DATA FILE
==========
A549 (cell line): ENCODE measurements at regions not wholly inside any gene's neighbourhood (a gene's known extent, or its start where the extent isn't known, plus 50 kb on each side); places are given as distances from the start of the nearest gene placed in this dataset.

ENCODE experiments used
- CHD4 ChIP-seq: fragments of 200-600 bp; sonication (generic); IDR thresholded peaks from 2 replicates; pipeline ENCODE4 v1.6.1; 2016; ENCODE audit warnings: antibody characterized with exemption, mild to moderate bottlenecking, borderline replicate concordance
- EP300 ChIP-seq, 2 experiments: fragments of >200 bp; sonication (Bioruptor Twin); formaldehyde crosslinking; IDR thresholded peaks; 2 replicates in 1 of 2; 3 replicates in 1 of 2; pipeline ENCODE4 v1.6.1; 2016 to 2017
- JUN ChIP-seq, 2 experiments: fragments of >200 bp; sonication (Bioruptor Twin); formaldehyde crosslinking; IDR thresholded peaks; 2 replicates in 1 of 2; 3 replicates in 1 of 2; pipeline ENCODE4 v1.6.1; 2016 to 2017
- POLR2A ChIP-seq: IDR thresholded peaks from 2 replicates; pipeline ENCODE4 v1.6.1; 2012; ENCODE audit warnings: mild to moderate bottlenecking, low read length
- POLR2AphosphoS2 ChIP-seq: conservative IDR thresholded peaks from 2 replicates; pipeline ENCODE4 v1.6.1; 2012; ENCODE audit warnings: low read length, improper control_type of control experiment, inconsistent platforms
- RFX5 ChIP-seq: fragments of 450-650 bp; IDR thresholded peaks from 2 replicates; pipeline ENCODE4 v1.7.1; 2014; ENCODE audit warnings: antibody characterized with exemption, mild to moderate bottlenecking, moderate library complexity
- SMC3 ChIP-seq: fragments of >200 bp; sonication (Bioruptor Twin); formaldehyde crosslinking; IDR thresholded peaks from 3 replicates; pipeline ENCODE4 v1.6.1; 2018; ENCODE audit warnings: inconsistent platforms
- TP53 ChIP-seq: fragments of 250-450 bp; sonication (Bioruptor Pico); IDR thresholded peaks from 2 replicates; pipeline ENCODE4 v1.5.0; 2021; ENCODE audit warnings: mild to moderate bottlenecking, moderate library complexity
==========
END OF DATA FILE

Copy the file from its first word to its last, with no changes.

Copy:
A549 (cell line): ENCODE measurements at regions not wholly inside any gene's neighbourhood (a gene's known extent, or its start where the extent isn't known, plus 50 kb on each side); places are given as distances from the start of the nearest gene placed in this dataset.

ENCODE experiments used
- CHD4 ChIP-seq: fragments of 200-600 bp; sonication (generic); IDR thresholded peaks from 2 replicates; pipeline ENCODE4 v1.6.1; 2016; ENCODE audit warnings: antibody characterized with exemption, mild to moderate bottlenecking, borderline replicate concordance
- EP300 ChIP-seq, 2 experiments: fragments of >200 bp; sonication (Bioruptor Twin); formaldehyde crosslinking; IDR thresholded peaks; 2 replicates in 1 of 2; 3 replicates in 1 of 2; pipeline ENCODE4 v1.6.1; 2016 to 2017
- JUN ChIP-seq, 2 experiments: fragments of >200 bp; sonication (Bioruptor Twin); formaldehyde crosslinking; IDR thresholded peaks; 2 replicates in 1 of 2; 3 replicates in 1 of 2; pipeline ENCODE4 v1.6.1; 2016 to 2017
- POLR2A ChIP-seq: IDR thresholded peaks from 2 replicates; pipeline ENCODE4 v1.6.1; 2012; ENCODE audit warnings: mild to moderate bottlenecking, low read length
- POLR2AphosphoS2 ChIP-seq: conservative IDR thresholded peaks from 2 replicates; pipeline ENCODE4 v1.6.1; 2012; ENCODE audit warnings: low read length, improper control_type of control experiment, inconsistent platforms
- RFX5 ChIP-seq: fragments of 450-650 bp; IDR thresholded peaks from 2 replicates; pipeline ENCODE4 v1.7.1; 2014; ENCODE audit warnings: antibody characterized with exemption, mild to moderate bottlenecking, moderate library complexity
- SMC3 ChIP-seq: fragments of >200 bp; sonication (Bioruptor Twin); formaldehyde crosslinking; IDR thresholded peaks from 3 replicates; pipeline ENCODE4 v1.6.1; 2018; ENCODE audit warnings: inconsistent platforms
- TP53 ChIP-seq: fragments of 250-450 bp; sonication (Bioruptor Pico); IDR thresholded peaks from 2 replicates; pipeline ENCODE4 v1.5.0; 2021; ENCODE audit warnings: mild to moderate bottlenecking, moderate library complexity